The same is true of every story needing a sense of place. This means giving your reader enough information to know where the story takes place. For instance, a short story might take place exclusively in a house by the beach, or a story might take place entirely within a city, e.g. Paris, or within a small town, and it doesn’t deviate from that location throughout the story, therefore keeping the unity concise.

Of course, no story is any good without point of view. A short story is much stronger if there is only one point of view, the story is told through one character, rather than flipping between a group of characters. The more characters you have, the weaker the story becomes and the more confused your reader will become.

There is no written rule when it comes to using unities, there is nothing to say you have to use all of them, but it’s wise to observe at least two of them within your story, because most short stories take place within a short period – as did Greek dramas – therefore they have only one or two characters at most and one or two strong viewpoints.

The unities are designed to aid a writer, especially new writers who may not be familiar with short story structure. It helps writers create better short stories; it’s a way of bringing semblance to the writing. By using them, a writer can create tighter construction and composition and more importantly, write a strong, successful story.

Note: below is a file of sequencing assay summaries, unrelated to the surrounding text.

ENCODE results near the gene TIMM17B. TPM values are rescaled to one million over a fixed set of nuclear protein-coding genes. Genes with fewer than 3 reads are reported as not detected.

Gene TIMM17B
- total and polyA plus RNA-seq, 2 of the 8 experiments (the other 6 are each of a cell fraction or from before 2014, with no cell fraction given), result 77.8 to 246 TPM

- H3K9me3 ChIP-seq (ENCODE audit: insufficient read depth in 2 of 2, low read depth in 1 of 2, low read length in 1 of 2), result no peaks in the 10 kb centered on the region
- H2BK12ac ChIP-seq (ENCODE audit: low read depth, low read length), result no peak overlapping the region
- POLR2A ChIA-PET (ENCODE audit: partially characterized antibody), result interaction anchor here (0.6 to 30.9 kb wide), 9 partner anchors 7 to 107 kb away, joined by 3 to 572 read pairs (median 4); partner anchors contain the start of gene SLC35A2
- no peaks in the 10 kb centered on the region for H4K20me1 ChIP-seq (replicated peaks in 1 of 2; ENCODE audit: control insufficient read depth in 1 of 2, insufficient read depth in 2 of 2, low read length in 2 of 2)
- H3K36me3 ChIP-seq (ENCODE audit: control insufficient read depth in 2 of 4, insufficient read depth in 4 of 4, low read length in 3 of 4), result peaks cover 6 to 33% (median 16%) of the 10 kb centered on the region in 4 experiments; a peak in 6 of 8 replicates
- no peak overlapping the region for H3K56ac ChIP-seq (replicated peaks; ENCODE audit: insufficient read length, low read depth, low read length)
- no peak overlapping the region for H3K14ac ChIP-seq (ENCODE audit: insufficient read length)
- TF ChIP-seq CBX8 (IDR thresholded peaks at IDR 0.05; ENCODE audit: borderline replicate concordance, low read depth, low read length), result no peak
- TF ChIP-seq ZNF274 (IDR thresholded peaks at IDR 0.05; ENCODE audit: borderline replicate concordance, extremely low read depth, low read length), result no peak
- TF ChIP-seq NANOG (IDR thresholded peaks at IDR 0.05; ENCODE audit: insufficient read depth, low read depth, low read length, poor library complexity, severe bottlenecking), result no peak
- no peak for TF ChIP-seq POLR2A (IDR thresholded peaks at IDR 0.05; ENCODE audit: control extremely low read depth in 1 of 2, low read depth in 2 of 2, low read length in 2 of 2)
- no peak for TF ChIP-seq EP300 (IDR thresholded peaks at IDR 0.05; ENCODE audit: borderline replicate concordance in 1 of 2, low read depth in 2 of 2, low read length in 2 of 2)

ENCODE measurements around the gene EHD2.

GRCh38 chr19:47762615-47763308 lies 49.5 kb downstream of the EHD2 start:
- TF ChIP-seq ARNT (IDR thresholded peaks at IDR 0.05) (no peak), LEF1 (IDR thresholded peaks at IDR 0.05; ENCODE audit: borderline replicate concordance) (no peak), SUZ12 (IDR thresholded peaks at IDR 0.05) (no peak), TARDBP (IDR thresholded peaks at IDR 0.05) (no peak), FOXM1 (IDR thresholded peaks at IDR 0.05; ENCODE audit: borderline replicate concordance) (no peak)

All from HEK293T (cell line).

Next week: How writing flash fiction helps improve your writing

Sunday, 19 June 2011

Creating Imagery - Part 2

When we use imagery in creative fiction, it’s not just description, simile or metaphor that makes it work. Writers can employ other imagery skills such as assonance, alliteration and structure in order to make their writing vivid.

Assonance and alliteration are other tools at the writer’s disposal. Assonance is basically the sound of the words you create, the sound of the vowels in the sentences you write, working well together. Think of poetry, the way verses almost sound like music. This is assonance, and it works just as well within prose. 

Here’s an example of simple assonance: ‘He stared at the moon; his thoughts fraught with fear and caught in a swell...’

The words ‘thought’, ‘fraught’ and ‘caught’ give the sentence assonance because they sound similar.  Not only that, but 'fraught with fear' contains assonance, and when strung together with 'caught in a swell', both phrases conjure clear images in the reader's imagination.

Alliteration is the repetition of sounds in words too, for instance, ‘Sing a song of sixpence.’

Assonance and alliteration don’t come naturally to writers because they’re not something we consciously think about when writing, but with practice, both assonance and alliteration can make your prose come alive and it can make your descriptions sparkle. It makes the mundane seem marvellous.